of Settlement also provided that this Court would not dismiss this case, but would instead, place it on the suspense calendar for a period not to exceed three years. Id. During that time, the Landlords had the right to reinstate the action, upon thirty days notice, if the defendants failed to implement the initiatives contained in the Statement of Intention. Id.
By motion dated November 18, 1992, the Landlords, in response to what they believed was a failure on the part of the Housing Court to abide by the Stipulation of Settlement and Statement of Intention, requested that this action be restored to the Court's active docket and that leave be granted to file an amended complaint. Thereafter, on December 4, 1992, at a pre-motion conference, the Court orally granted plaintiffs' request to restore the case to the active docket and file an amended complaint.
On November 19, 1992, the amended complaint was filed, alleging the continued commission of the acts cited in the original complaint, as well as new and additional actions violating the Landlords' rights. Specifically, the Landlords now contend that the defendants: (1) use an inquest procedure, rather than summarily enter default judgments on sums certain, to determine rents due; (2) delay the issuance of warrants on mere technicalities; (3) sign multiple, frivolous orders to show cause; (4) demonstrate systematic anti-owner bias by, among other things, permitting anti-owner literature to be placed on tenant information tables while material placed on landlord information tables is censored; and (5) violate the letter and spirit of the Statement of Intention, entered into simultaneously with the Stipulation and Order of Settlement, as evidenced by numerous complaints lodged against various judges. See Amended Complaint at PP 70-73, 89, 131-34.
III. Motion to Intervene
Presently before the Court is the Proposed Intervenors' motion, pursuant to Rule 24 of the Federal Rules of Civil Procedure, to intervene as of right, or in the alternative, by permission. Specifically, the Proposed Intervenors claim that the current defendants could not, and should not, be expected to represent the interest of tenants who litigate in Housing Court. Moreover, the Proposed Intervenors claim that, without their presence in the lawsuit, the Court will have an unequal picture of the operation of the Housing Court. This skewed perspective, they believe, will result in relief that severely prejudices tenants who litigate in Housing Court.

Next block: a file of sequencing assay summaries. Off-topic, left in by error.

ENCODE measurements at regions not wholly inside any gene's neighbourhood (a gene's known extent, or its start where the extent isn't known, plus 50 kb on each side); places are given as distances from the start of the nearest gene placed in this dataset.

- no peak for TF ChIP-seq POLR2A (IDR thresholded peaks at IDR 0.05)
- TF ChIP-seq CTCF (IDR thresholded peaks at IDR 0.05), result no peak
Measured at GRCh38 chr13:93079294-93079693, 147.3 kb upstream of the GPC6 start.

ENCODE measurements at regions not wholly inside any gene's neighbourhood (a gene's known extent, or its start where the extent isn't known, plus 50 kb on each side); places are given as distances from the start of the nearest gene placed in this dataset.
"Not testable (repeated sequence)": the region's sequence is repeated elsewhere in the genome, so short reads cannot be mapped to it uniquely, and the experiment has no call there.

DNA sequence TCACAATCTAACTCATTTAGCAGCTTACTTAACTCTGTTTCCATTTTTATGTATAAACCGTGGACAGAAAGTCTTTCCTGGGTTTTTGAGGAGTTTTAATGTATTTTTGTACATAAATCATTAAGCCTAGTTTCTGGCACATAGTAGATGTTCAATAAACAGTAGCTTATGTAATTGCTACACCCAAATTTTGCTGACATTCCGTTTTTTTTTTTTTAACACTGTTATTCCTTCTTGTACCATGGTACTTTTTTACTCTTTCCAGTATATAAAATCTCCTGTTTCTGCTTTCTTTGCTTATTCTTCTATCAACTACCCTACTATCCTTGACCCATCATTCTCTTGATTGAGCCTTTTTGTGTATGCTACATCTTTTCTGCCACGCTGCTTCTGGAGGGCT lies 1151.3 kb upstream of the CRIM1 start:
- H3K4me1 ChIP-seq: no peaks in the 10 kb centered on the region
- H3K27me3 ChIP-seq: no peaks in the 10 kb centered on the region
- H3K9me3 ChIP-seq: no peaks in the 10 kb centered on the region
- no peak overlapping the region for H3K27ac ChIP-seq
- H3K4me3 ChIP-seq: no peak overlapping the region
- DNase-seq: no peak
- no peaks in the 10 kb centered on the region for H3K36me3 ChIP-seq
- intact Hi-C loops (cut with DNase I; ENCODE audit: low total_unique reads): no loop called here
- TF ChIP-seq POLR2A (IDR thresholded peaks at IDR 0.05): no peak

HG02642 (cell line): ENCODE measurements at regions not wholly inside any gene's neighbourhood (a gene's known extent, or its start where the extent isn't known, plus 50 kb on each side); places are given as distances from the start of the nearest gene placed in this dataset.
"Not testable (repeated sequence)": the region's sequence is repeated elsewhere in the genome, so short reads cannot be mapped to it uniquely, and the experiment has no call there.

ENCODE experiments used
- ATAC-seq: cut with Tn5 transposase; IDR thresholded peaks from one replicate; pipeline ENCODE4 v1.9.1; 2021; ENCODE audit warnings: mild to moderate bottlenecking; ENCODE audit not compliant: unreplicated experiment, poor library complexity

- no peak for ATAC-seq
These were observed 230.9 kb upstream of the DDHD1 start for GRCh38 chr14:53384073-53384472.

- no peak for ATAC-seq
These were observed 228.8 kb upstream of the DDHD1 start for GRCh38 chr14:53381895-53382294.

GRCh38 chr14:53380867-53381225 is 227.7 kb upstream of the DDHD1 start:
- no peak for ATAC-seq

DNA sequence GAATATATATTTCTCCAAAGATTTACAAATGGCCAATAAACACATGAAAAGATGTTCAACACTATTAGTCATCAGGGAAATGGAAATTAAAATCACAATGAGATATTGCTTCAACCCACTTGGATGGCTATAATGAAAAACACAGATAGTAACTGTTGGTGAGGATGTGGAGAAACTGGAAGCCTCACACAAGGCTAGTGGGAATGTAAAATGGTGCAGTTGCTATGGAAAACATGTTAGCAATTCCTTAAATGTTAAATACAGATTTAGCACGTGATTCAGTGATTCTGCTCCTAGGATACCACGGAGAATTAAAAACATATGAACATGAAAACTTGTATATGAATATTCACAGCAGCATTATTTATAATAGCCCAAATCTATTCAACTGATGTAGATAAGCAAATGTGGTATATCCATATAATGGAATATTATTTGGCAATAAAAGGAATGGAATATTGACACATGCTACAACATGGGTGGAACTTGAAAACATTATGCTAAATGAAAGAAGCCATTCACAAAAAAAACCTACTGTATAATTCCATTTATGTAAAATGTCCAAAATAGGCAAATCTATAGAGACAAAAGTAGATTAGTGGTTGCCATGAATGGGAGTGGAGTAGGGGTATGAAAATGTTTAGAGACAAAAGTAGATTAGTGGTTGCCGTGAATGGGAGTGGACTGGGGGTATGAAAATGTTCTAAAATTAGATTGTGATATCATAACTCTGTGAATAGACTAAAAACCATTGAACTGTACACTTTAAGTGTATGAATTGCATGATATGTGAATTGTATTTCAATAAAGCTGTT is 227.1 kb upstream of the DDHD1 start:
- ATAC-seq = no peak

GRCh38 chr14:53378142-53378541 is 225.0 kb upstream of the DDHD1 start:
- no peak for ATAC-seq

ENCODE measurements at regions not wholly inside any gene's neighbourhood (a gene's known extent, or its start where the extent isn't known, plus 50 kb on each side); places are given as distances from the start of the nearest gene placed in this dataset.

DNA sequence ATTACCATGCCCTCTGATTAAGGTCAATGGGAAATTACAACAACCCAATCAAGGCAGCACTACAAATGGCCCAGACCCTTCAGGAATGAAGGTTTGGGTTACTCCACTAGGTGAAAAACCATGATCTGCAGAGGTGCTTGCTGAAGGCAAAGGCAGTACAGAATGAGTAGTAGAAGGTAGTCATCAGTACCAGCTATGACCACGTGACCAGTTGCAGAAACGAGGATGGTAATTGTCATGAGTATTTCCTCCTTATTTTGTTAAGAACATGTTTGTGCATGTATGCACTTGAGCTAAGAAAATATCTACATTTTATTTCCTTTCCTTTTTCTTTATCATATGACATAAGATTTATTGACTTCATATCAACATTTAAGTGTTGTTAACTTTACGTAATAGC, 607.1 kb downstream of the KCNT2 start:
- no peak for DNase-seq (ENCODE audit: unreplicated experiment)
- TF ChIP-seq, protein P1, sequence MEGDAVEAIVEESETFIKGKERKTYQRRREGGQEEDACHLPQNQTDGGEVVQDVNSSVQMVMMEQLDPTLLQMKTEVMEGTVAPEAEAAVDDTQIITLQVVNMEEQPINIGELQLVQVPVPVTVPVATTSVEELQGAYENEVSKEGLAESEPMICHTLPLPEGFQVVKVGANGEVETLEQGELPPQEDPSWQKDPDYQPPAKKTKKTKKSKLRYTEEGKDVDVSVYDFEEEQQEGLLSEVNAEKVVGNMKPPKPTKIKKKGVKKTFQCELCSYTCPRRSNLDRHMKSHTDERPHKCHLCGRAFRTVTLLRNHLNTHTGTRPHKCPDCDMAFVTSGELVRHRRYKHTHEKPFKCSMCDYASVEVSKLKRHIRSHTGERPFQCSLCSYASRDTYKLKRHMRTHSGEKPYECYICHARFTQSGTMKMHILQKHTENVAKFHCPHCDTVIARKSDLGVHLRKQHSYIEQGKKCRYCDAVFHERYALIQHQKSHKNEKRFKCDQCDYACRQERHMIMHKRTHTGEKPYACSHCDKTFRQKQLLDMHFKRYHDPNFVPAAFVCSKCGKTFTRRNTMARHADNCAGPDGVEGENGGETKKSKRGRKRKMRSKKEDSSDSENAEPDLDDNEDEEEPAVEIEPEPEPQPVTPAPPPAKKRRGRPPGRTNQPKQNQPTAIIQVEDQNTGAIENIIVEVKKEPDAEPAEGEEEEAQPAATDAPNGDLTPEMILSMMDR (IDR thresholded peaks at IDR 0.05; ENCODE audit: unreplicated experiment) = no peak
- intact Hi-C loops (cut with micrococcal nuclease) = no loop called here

The Housing Court does not oppose Proposed Intervenors' request to intervene. The Landlords, however, oppose the Proposed Intervenors' motion to intervene, claiming that the criteria for permissive intervention and intervention as of right have not been met. The Landlords contend that intervention as of right should be denied because: (1) the motion was not filed in a timely fashion; (2) the Proposed Intervenors have not demonstrated an interest in the action and hence cannot claim that such interest will be impaired; and (3) the Proposed Intervenors are already adequately represented by defendants. Moreover, the Landlords claim that the Proposed Intervenors and defendants do not share a common question of law or fact, and thus permissive intervention should also be denied. For the reasons set forth below, the Court finds that permissive intervention is warranted.
I. Intervention as of Right
Rule 24(a)(2) of the Federal Rules of Civil Procedure states that, upon timely application, intervention is necessary when
the applicant claims an interest relating to the property or transaction which is the subject of the action and the applicant is so situated that the disposition of the action may as a practical matter impair or impede the applicant's ability to protect that interest, unless the applicant's interest is adequately represented by existing Parties.